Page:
Al Horford (6’10”) and Marcus Morris (6’9”) collectively scored 35 points and converted 9-19 shots from beyond the arc, making Milwaukee's biggest offseason acquisition into nothing more than a defensive liability.

Lopez finished with just two points in 23 minutes while his notoriously weak rebounding and ineffective shot-blocking abilities noticeably hurt the Bucks' defense whenever Irving penetrated inside and found Horford wide open on the perimeter.

Boston's relentless pick-and-roll offense exposed Milwaukee's poor defensive switchability as Lopez awkwardly lumbered around and failed to protect the three-point line. As Irving told reporters after the game,
“Al is a capable shooter that I have the utmost confidence in. I feel like if they’re going to play that type of defense we should just shoot it every time. At one point, I think Brook (Lopez) and John Henson were in the paint... I hope we shoot 80 next game if they play defense like that.”
The Celtics improved to 6-2 as Mike Budenholzer’s Bucks (7-1) suffered their first loss of the season. Stevens, like Irving, was confident about his team’s 55 three-point attempts.
"Since the second half of the OKC game, we've played pretty good offensively... We've gotten good shots. We've generated good ones. Tonight, we didn't settle as much. We still had some possessions we'd like to have back, but I thought that we took what the defense gave us."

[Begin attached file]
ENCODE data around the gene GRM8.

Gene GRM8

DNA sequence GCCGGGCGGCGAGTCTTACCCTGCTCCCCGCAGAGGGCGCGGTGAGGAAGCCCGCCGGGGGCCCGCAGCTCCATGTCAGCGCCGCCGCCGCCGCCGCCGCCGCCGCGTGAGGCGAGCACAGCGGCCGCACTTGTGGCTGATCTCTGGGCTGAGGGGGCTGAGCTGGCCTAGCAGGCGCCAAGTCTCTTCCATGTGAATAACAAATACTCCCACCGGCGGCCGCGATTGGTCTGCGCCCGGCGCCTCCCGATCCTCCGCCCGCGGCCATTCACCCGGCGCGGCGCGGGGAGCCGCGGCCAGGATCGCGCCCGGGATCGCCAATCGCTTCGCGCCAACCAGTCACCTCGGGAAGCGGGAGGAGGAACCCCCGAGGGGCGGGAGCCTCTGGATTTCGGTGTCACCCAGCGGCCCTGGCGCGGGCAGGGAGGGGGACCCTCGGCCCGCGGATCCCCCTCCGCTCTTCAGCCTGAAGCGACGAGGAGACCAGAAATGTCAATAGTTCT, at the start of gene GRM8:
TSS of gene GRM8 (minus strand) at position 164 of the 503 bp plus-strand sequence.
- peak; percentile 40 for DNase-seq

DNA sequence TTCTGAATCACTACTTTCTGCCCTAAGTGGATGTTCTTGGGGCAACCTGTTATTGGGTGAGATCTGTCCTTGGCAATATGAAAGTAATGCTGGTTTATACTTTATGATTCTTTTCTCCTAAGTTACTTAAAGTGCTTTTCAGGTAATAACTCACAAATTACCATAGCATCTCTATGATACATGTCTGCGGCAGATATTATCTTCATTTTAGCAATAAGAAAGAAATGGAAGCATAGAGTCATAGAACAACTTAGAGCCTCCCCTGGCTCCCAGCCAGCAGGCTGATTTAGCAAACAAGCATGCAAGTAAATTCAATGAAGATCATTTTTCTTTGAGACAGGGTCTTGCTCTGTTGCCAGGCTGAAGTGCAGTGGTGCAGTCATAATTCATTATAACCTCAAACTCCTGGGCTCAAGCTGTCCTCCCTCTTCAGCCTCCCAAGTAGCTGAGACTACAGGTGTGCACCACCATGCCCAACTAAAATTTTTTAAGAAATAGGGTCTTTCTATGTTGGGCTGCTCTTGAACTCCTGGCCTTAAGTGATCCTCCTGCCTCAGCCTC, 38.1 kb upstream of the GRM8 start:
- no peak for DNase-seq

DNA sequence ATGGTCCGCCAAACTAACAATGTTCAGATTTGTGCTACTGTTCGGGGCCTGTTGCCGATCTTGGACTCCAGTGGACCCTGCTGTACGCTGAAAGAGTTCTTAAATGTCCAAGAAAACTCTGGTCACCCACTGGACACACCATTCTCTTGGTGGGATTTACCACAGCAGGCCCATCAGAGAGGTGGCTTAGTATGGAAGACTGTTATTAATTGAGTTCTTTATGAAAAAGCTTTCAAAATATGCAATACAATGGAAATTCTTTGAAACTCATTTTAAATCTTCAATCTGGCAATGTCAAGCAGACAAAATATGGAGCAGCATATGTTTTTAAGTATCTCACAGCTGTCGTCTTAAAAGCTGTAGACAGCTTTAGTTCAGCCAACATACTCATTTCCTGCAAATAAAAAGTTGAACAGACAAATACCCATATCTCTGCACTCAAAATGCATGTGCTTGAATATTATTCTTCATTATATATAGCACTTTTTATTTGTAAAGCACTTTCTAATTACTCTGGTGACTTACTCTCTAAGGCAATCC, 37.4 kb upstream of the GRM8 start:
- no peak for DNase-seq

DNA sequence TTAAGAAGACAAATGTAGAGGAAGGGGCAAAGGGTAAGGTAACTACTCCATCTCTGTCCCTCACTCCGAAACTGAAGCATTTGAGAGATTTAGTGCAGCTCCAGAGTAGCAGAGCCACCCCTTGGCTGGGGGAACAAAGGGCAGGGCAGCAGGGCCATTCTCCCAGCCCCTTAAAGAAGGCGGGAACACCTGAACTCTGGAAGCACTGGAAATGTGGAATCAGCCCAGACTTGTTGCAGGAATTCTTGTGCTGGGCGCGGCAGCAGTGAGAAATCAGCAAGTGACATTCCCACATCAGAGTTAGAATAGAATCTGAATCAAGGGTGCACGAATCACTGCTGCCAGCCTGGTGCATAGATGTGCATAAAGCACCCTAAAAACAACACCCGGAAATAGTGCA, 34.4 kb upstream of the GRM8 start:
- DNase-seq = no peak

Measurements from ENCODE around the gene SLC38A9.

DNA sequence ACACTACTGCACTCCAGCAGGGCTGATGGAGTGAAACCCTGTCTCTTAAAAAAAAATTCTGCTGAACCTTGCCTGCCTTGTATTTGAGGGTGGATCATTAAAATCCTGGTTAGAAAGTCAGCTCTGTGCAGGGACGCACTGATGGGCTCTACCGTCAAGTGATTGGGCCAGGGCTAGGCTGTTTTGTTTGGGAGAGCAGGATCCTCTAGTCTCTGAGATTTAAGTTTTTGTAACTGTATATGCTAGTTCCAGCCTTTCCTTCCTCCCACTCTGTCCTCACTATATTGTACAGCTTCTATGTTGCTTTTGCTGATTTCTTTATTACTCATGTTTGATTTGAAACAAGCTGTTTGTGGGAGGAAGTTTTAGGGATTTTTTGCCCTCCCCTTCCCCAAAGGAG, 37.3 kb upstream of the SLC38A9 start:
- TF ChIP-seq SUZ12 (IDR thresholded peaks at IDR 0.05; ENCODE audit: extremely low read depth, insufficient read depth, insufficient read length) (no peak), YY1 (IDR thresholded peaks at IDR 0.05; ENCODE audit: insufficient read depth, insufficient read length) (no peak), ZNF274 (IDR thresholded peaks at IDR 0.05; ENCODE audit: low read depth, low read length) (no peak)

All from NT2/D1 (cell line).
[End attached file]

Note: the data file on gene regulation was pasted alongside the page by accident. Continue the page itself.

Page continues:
Irving and Gordon Hayward both looked terrific as they continue recovering from last season’s injuries. Irving is nearly back to form, utilizing elite quickness and incredible ball handling skills to break down defenses.

Hayward still looks uncomfortable at times, but he’s improving every game and last night contributed season-highs of 18 points and five assists.
What makes the win even more impressive is that the Celtics were without Jaylen Brown, one of their best defenders. Semi Ojeleye stepped up with 10 points, five rebounds, two steals and all-around terrific defense in his first start of the season.

Meanwhile, Morris has scored 118 points off the bench through eight games, which is the highest scoring output of any Celtics’ bench player since Dino Radja in the 1993-94 season.

Last night’s win was huge for Boston’s confidence as the team grows more comfortable playing alongside one another.

Giannis Antetokounmpo was easily the best player on the court, but the “Greek Freak” and his undefeated Bucks were exposed and outplayed by a team that was ultimately without one of their best players in Brown.

The Celtics have rolled to four straight wins since they started having fun in the second half in OKC. So while the Bucks and Toronto Raptors each have just one loss under their new head coaches, look for the Celtics and their #1 ranked defense to surge to the top of the Eastern Conference standings in November.

Winslow Townson-USA TODAY Sports